Page last updated at 10:40 GMT, Monday, 8 February 2010

Sir Ian McKellen says vetting scheme limits child roles

Sir Ian McKellen
Early on-stage experience is vital to gaining confidence, McKellen said

A new vetting scheme is dissuading amateur theatre companies from casting child actors, Lord of the Rings star Sir Ian McKellen has said.

The Vetting and Barring Scheme (VBS) aims to stop unsuitable people working with children and vulnerable adults.

But some theatres say they do not have resources to carry out the paperwork it entails, and Sir Ian fears child actors will lose important stage experience.

Ministers said many concerns with VBS had been dealt with or were overstated.

Sir Ian, 70, said without early local theatre roles, he "would not have grown up to be this person today".

He was speaking as patron of the Little Theatre Guild - the UK's club of 103 independent amateur theatres.

'Everybody's loss'

He said volunteer-run theatre troupes already face strict chaperoning rules for children.

"People are all there for the love of it - that's what amateur means.

"It is a very family atmosphere and there's never in the last 50 years been any hint of wrongdoing and so it's trying to put right a problem that doesn't really exist," he said of the combination of the vetting scheme and a possible extension of chaperone regulations.

He said small theatres were struggling to comply and instead opting to avoid plays with children in the cast, a loss for both future generations of actors and for audiences.

"If children are no longer allowed, as it were, to perform with amateur groups the loss is everybody's."

The Loft Theatre in Leamington Spa has reacted to the changes by stopping casting children in their productions.

Chairman Michael Rayns said it came down to there only being so much time and energy that volunteer groups could dedicate to the paperwork involved in meeting the criteria for the new Vetting and Barring scheme on top of the stringent chaperoning rules already in place when casting children.

"The Vetting and Barring legislation will consume even more, it will impose more burdens upon which we just don't have the energy to cope with and still have the energy to do what it is we're supposed to be doing," he said.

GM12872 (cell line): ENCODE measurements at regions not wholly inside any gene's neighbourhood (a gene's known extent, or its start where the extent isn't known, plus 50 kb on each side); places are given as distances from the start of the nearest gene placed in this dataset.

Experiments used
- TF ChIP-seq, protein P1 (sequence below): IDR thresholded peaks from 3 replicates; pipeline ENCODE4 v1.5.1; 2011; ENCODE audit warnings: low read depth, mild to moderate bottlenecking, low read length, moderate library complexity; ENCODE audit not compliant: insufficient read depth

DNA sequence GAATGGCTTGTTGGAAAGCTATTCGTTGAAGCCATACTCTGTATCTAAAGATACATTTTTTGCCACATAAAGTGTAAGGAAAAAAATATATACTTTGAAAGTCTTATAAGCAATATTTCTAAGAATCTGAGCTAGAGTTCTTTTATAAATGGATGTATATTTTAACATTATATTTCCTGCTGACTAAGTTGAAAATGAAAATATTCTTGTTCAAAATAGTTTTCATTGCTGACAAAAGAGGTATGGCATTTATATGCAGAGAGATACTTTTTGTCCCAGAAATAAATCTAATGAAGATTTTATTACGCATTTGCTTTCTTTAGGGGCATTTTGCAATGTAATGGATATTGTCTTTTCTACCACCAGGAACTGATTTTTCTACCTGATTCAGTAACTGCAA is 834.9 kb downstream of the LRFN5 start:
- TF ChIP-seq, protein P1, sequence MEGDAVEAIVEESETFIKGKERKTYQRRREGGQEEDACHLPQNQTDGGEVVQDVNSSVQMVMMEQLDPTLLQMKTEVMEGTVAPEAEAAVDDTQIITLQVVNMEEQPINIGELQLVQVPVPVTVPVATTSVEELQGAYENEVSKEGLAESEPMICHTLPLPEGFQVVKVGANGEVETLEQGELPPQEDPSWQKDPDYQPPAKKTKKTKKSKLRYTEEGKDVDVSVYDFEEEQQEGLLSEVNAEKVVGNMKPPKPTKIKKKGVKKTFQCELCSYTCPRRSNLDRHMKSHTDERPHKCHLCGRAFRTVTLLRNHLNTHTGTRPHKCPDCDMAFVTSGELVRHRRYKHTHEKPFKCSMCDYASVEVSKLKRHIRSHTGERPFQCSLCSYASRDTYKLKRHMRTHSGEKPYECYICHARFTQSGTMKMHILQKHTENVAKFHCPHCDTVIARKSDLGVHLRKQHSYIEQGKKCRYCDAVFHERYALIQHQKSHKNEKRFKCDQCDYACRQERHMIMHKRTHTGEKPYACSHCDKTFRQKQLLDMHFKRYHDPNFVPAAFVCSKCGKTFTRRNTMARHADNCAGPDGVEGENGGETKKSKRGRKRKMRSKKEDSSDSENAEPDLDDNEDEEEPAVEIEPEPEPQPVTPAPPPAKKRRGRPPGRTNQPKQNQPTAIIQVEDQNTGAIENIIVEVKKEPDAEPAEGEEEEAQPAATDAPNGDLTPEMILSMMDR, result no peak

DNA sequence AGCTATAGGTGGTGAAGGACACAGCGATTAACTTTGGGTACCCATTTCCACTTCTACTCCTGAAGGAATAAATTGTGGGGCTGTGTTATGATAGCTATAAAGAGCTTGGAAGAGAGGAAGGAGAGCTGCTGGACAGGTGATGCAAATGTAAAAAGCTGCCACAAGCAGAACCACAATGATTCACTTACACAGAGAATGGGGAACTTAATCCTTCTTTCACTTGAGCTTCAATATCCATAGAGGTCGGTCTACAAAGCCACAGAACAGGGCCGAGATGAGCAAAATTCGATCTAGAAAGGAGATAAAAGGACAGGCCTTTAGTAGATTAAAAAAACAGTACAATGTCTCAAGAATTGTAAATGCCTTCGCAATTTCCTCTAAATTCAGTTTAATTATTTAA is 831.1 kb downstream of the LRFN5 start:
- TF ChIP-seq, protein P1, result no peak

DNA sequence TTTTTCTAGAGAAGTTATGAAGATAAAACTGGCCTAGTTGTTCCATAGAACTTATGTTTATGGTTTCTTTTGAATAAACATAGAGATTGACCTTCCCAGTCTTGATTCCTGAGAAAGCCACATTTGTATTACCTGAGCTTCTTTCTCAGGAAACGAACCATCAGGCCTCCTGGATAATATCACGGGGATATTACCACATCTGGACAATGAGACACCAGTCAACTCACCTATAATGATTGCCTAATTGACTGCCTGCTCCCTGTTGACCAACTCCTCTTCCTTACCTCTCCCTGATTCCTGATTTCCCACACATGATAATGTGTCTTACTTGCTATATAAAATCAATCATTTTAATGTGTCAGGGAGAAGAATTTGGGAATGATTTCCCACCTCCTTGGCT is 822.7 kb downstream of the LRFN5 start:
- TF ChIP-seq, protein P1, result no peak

"We are not banning children because we want to, far from it."

Soham murders

The Vetting and Barring Scheme will mean that adults who work "frequently or intensively" with children will have to be registered with a new agency, the Independent Safeguarding Authority (ISA).

It applies to England, Wales and Northern Ireland although a separate but aligned scheme is being introduced in Scotland this year.

People who have regular, frequent or intensive access to children have to register with the ISA
It costs £64 to register, but volunteers have their fees waived
The ISA is being phased in across England, Wales and Northern Ireland
Individuals will be able to apply to register from July 2010. It will be mandatory from November 2010
A separate but aligned scheme is to be introduced in Scotland

The VBS was created in response to the Soham case in 2002 when two schoolgirls, Holly Wells and Jessica Chapman, were abducted and murdered by caretaker Ian Huntley.

The resulting Bichard inquiry concluded there should be a register of everyone who works with children or vulnerable adults.

ISA chairman Sir Roger Singleton defended the scheme, saying that parents have a right to expect organisations will check out the people who have responsibility for their children.

Home Office minister Meg Hillier said many of the concerns raised by volunteer organisations, including amateur theatres, have been dealt with and others are being overstated.

She said she thinks some are in need of more advice from the Home Office on how the scheme affects them.

"If any of those companies are saying that they wouldn't have children in their performances they really do need to ring the hotline for advice. But I work in Hackney with some of the best theatre companies in the country, some specialising in children's theatre, and there isn't an issue for them, they will be continuing to work with children and young people.

"I think some of these concerns and worries are from people who imagine there might be worries but perhaps aren't going through the normal process of being a volunteer and doing it every week anyway."

Panorama: Are You a Danger to Kids? BBC One, Monday, 8 February at 2030 GMT.

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